Dyslexic teen scores Xero internship

Aiming high: Matthew Strawbridge, who turned his struggle with dyslexia into a successful website, was offered an ...
ROSS GIBLIN/FAIRFAX NZ

Aiming high: Matthew Strawbridge, who turned his struggle with dyslexia into a successful website, was offered an internship by Xero chief Rod Drury.

Teenager Matthew Strawbridge went from hero to Xero after the boss of the multibillion tech firm offered him a summer internship.

The 15-year-old was a finalist in The Welly Awards youth category after turning his struggle with dyslexia into a successful website.

Xero chief executive Rod Drury was so impressed with Matthew's efforts that he offered him a "job" at the online accounting firm while giving his acceptance speech for winning the business category.

Drury said Matthew was passionate and showed a flair for technology.

He had also proved he could hustle in business.

Matthew had taken his learning disability and turned it around, which showed his entrepreneurial skills.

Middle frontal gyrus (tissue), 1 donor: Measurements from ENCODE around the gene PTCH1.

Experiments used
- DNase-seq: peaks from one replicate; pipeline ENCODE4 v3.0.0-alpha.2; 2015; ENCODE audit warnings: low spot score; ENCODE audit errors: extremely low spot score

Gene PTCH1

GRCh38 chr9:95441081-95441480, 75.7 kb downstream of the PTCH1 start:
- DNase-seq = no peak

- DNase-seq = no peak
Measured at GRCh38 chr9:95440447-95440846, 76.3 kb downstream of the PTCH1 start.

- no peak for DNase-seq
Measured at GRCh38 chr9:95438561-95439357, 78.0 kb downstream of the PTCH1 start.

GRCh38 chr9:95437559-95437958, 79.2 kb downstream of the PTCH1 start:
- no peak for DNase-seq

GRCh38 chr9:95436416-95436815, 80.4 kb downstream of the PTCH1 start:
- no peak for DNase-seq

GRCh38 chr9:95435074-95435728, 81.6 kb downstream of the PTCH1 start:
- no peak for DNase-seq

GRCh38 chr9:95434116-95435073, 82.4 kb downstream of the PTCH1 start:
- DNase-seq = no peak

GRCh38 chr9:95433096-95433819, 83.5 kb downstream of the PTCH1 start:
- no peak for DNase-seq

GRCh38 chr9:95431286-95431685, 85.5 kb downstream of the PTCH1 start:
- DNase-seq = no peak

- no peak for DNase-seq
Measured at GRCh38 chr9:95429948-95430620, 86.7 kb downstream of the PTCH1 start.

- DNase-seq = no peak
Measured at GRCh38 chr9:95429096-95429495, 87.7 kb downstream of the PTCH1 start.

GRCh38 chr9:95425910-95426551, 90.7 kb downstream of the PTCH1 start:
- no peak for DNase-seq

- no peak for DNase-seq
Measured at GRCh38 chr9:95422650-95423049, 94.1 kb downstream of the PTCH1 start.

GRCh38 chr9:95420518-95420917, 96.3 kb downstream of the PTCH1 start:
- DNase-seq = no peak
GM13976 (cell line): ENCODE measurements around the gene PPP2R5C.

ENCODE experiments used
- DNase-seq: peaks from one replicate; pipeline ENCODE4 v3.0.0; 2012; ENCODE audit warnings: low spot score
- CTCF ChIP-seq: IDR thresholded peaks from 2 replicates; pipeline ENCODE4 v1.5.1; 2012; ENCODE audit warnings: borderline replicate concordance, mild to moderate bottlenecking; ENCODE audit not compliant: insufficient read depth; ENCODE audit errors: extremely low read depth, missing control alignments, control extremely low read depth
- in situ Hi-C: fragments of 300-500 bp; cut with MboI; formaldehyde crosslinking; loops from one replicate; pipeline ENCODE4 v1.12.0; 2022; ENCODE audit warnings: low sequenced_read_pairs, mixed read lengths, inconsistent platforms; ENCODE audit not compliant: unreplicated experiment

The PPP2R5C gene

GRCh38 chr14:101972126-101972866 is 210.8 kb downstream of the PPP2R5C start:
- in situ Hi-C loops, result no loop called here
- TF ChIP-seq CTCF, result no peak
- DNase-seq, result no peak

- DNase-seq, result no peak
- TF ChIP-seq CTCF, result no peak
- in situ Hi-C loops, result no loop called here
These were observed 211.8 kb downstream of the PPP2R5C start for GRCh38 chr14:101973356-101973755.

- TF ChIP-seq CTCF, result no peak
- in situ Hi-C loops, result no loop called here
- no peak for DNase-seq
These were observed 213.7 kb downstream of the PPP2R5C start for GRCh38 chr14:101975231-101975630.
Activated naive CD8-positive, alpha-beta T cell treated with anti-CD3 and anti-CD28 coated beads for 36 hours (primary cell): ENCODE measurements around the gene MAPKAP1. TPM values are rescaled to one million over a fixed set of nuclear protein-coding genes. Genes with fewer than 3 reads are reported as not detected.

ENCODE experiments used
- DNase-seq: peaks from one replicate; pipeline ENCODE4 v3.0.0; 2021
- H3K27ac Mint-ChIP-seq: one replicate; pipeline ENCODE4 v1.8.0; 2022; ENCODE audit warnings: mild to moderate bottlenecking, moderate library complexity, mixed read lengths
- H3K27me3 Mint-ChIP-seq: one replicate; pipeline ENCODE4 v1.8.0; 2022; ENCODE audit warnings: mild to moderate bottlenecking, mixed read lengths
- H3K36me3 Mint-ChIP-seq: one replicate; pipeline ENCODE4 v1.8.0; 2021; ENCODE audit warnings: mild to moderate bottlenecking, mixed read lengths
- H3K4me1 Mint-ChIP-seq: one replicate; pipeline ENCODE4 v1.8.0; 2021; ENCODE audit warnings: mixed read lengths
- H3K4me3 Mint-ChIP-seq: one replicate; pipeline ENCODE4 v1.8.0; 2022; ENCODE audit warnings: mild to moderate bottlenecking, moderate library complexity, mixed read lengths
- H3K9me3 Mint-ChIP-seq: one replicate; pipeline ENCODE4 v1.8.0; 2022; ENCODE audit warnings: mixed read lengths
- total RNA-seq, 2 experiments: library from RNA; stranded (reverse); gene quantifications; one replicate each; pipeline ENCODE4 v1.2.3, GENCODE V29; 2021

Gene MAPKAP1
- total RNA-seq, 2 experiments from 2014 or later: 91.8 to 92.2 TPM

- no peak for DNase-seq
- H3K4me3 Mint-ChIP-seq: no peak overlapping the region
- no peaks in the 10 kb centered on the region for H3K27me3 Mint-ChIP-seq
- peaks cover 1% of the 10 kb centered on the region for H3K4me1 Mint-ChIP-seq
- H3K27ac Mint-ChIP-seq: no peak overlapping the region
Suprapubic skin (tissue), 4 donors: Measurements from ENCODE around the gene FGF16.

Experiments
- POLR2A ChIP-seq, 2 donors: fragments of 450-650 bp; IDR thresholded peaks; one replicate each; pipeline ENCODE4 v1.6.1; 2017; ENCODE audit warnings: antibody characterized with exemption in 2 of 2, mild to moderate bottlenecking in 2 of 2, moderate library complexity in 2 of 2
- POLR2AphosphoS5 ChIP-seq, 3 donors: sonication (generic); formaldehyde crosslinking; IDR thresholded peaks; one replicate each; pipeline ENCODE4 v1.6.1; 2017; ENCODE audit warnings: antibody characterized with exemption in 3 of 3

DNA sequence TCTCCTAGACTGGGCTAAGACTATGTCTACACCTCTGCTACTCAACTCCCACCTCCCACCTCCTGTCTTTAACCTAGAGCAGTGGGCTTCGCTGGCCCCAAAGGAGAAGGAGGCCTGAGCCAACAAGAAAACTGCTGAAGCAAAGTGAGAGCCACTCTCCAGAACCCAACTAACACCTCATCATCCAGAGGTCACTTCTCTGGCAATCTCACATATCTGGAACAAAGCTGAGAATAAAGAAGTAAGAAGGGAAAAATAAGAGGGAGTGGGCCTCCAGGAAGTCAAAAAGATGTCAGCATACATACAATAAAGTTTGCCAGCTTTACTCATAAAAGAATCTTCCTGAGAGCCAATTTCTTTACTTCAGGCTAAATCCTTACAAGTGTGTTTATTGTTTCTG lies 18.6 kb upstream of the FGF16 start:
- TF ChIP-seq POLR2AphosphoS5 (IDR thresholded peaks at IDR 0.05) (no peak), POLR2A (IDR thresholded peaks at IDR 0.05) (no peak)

"Hopefully we will inspire him to decide where to put his efforts in future study," Drury said.

Matthew said his life goal was to be an entrepreneur like Drury, and to get a chance to work with him was inspiring.

Drury's speech was an unexpected "wow moment".

In between studying for his business studies exam yesterday, he had researched Xero and called Drury to organise his stint at the global company.

Ad Feedback

"I hope to get an insight into the fascinating world of business and learn from that environment."

The Scots College student said he refused to let dyslexia get the better of him.

As a 13-year-old he developed the website Dyslexia Potential, which includes video tutorials, learning exercises and confidence-boosting content.

Last year, he also co-founded TutorBook, which allows students of all ages, abilities and class subjects to be tutored online via Skype.

"I felt inspired to share my story because I never wanted any other kid to feel the same sense of worthlessness that I had."

While studying for NCEA he also found time to host workshops to help others with dyslexia.

Virgin Group founder Sir Richard Branson, who also battled dyslexia, was his role model but now Drury was "up there".

Matthew met Branson at a youth leadership summit, when Branson invited him on stage to congratulate him on his work.

 - The Dominion Post

Ad Feedback
special offers
Ad Feedback